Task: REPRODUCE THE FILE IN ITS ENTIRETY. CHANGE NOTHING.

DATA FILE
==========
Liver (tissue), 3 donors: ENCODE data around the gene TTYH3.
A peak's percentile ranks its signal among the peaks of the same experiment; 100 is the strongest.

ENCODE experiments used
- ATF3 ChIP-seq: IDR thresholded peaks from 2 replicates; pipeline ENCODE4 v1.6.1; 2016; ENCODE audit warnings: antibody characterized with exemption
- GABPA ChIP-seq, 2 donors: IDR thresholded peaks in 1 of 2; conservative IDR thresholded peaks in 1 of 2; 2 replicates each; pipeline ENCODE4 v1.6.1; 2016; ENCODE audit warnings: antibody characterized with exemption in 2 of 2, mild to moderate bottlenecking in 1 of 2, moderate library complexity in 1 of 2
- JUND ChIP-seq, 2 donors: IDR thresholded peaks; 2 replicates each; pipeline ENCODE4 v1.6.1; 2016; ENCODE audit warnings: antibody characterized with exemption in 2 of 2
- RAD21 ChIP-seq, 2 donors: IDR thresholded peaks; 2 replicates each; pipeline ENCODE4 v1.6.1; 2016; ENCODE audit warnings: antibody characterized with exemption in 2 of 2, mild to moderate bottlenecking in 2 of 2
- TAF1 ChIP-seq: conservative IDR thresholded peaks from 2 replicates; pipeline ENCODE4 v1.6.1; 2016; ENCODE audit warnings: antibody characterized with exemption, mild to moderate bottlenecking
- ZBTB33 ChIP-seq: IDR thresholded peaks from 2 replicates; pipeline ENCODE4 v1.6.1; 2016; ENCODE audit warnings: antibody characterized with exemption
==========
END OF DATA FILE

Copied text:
Liver (tissue), 3 donors: ENCODE data around the gene TTYH3.
A peak's percentile ranks its signal among the peaks of the same experiment; 100 is the strongest.

ENCODE experiments used
- ATF3 ChIP-seq: IDR thresholded peaks from 2 replicates; pipeline ENCODE4 v1.6.1; 2016; ENCODE audit warnings: antibody characterized with exemption
- GABPA ChIP-seq, 2 donors: IDR thresholded peaks in 1 of 2; conservative IDR thresholded peaks in 1 of 2; 2 replicates each; pipeline ENCODE4 v1.6.1; 2016; ENCODE audit warnings: antibody characterized with exemption in 2 of 2, mild to moderate bottlenecking in 1 of 2, moderate library complexity in 1 of 2
- JUND ChIP-seq, 2 donors: IDR thresholded peaks; 2 replicates each; pipeline ENCODE4 v1.6.1; 2016; ENCODE audit warnings: antibody characterized with exemption in 2 of 2
- RAD21 ChIP-seq, 2 donors: IDR thresholded peaks; 2 replicates each; pipeline ENCODE4 v1.6.1; 2016; ENCODE audit warnings: antibody characterized with exemption in 2 of 2, mild to moderate bottlenecking in 2 of 2
- TAF1 ChIP-seq: conservative IDR thresholded peaks from 2 replicates; pipeline ENCODE4 v1.6.1; 2016; ENCODE audit warnings: antibody characterized with exemption, mild to moderate bottlenecking
- ZBTB33 ChIP-seq: IDR thresholded peaks from 2 replicates; pipeline ENCODE4 v1.6.1; 2016; ENCODE audit warnings: antibody characterized with exemption